Saturday, March 26, 2011

It's Not My Place

The past couple weeks I have been working on a research proposal on transgender immigrants and the unique struggles they face. This means I’ve been nose deep in books and articles on transgender issues. Although I find transphobia within the immigration system depressing as hell, I’m grateful for the opportunity to learn more because I have only recently began learning about transgender issues. I have the privileged of being cisgender which means my biological sex, gender identity, and gender expression all match. As a cisgender identified person my ability to understand transgender issues will always be limited. I will never experience transphobia or see life the same way that a transgender identified individual sees it. So I try to stay up to date on current events involving the transgender community and take almost every opportunity to learn more about this community of people I care about. I still have a great deal to learn but I feel that I have made progress.

My recent gain in knowledge causes me to think about questions or issues for a few weeks while I sort it all out in my head. The past couple of weeks I’ve been thinking about the question of whether or not to out transgender friends to cisgender identified friends before they meet. I’ve listened to and considered both sides of this argument but I keep coming back to the same conclusion: it’s not my place to out others. I fully understand the desire to make everyone comfortable in social situations or the desire to protect transgender identified people from potential harm but the decision to come out can only be made by the person themselves. I strongly believe that no one has the authority to out someone else. This is not just for the transgender community but goes with all identities. Once your friends meet, it will be up to your transgender identified friend whether or not to come out and their decision needs to be respected. Also, no one has a right to know anyone else’s gender identity before they meet just like no one has a right to demand other information about others before they meet.

One point I kept hearing about over and over again in this debate and the one that most people who are proponents of outing transgender individuals keep using as a defense is the possibility of a negative reaction. For example, what if you introduce your friend Fred to your friend Tom who was assigned female at birth but is actually a man. Fred makes offensive remarks towards Tom and Tom gets his feelings hurt. Of course this is horrible but isn’t this a possibility that comes with introducing anyone. Someone may say something offensive or have an non-gender based identity that offends someone. Everything is controversial to someone. For example, introducing your deeply religious friend to your hardcore atheist friend might end ugly or for a less extreme, your quiet shy friend and your loud outgoing friend may rub each other the wrong way. One reason I feel that it is not ok to out transgender identified friends before introducing them to another friend is I find it a very offensive action. The message being sent to transgender persons is that who they are and their identities are offensive or shocking to people and it is necessary to warn people about them before anyone can meet them. Even though that is not the intent of the action, that may be how it is perceived. Transphobia is another reason why someone should refrain from outing a transgender individual before introducing them to a friend. Transphobia is very much an alive and kicking beast. It’s everywhere and unfortunately the transgender community faces it on a daily basis. A transgender individual may not want to be out to everyone in the world to help protect them from discrimination and violence. A person may only be out in certain parts of their lives and not out in others like with family members, religious institutions, or workplaces. The decision to be closeted in those places deserves respect and understanding.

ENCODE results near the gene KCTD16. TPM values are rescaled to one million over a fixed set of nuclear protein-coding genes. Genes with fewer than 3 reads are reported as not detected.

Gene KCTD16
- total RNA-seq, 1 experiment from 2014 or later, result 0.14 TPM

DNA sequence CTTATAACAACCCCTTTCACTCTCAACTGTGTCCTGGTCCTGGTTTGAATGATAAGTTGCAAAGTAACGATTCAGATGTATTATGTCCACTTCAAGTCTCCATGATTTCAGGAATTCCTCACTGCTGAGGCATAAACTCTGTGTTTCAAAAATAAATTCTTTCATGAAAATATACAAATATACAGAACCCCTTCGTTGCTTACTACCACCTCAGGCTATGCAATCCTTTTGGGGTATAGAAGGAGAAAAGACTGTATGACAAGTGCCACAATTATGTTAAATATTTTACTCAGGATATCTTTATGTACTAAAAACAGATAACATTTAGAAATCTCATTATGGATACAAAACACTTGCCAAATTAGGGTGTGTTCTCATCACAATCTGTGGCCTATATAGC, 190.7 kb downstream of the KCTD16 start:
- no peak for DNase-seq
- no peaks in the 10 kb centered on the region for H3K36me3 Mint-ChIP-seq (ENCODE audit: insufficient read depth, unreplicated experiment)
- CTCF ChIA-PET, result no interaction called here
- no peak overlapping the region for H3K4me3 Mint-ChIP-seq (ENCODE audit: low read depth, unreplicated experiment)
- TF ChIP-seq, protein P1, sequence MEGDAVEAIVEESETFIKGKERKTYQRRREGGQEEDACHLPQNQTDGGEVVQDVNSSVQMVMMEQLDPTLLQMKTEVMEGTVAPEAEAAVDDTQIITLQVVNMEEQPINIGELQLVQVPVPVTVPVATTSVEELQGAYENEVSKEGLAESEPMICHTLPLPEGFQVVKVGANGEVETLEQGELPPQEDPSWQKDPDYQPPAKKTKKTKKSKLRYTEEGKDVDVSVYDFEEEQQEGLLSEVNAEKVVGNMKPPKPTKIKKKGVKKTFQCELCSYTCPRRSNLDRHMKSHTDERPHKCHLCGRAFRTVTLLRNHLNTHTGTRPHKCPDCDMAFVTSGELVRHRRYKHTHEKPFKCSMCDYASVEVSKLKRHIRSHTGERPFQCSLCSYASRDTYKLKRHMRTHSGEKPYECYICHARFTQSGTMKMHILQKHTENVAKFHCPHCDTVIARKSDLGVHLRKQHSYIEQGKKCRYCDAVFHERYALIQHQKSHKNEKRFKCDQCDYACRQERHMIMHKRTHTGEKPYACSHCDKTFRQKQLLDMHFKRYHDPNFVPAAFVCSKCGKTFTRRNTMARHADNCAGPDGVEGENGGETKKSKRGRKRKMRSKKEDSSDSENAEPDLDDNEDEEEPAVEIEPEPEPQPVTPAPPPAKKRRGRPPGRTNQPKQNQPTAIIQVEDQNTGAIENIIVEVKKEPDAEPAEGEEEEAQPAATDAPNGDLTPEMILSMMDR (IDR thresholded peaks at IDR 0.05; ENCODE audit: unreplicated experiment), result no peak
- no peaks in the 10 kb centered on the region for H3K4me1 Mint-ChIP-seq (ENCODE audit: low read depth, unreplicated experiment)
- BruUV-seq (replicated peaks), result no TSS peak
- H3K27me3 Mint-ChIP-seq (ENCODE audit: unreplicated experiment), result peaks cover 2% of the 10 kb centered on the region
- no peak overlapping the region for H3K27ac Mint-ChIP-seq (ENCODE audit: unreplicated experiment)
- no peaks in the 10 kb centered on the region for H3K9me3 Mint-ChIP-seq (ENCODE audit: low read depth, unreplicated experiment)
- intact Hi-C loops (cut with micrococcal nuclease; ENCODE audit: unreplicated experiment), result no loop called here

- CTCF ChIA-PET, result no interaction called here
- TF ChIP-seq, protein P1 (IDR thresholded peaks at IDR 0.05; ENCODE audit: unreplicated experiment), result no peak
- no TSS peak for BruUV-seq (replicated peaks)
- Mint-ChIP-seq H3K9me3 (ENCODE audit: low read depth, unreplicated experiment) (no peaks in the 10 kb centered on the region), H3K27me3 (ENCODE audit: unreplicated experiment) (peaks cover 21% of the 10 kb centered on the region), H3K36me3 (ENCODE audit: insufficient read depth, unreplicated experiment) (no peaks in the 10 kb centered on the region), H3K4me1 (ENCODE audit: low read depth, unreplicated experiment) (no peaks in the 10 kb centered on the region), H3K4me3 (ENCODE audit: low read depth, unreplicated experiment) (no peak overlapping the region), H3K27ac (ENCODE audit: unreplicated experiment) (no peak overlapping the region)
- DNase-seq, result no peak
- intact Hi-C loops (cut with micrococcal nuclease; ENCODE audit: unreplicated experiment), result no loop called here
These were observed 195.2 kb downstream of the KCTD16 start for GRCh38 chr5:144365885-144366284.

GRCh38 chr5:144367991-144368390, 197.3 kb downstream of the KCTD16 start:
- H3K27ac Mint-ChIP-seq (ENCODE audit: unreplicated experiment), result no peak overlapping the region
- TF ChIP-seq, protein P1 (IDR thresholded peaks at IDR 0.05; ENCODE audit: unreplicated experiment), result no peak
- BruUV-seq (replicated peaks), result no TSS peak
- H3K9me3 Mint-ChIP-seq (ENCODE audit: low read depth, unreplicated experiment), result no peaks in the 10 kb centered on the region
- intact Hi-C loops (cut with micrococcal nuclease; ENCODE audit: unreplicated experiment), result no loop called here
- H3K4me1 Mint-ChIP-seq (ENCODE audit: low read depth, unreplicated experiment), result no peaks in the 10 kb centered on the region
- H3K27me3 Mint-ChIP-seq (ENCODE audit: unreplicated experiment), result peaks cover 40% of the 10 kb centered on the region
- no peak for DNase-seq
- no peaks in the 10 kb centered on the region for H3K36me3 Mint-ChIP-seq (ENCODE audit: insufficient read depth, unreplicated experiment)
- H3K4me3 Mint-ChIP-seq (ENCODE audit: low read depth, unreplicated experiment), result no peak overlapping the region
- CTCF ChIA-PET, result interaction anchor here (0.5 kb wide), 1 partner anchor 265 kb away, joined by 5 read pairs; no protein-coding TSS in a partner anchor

Now if something offensive or discriminating happens when introducing friends it is important to stand up against transphobia. I don’t think you can really call yourself a friend or an ally if you remain silent. Confronting a friend on their own prejudices is hard but it’s the right thing to do and what a true friend should do. Also, by having zero tolerance for transphobia in any form may help transphobic friends understand the impact of their actions and that transphobia is wrong. Maybe minds will open up to new ideas and friends will learn more about the transgender community.

I could keep typing and keep listing reasons why I feel that outing transgender identified friends is a bad idea but then this blog post would never end. Instead, I want to leave everyone with a link to a blog post on another site written from a transgender person’s prospective. The post is from last June and appeared on a feminist blog and I highly recommend everyone reading it.

1 comment:

  1. Really good blog Lauren. I totally agree with you. Sometimes it pains me to keep my mouth shut too but that comes with the cisgender privilege.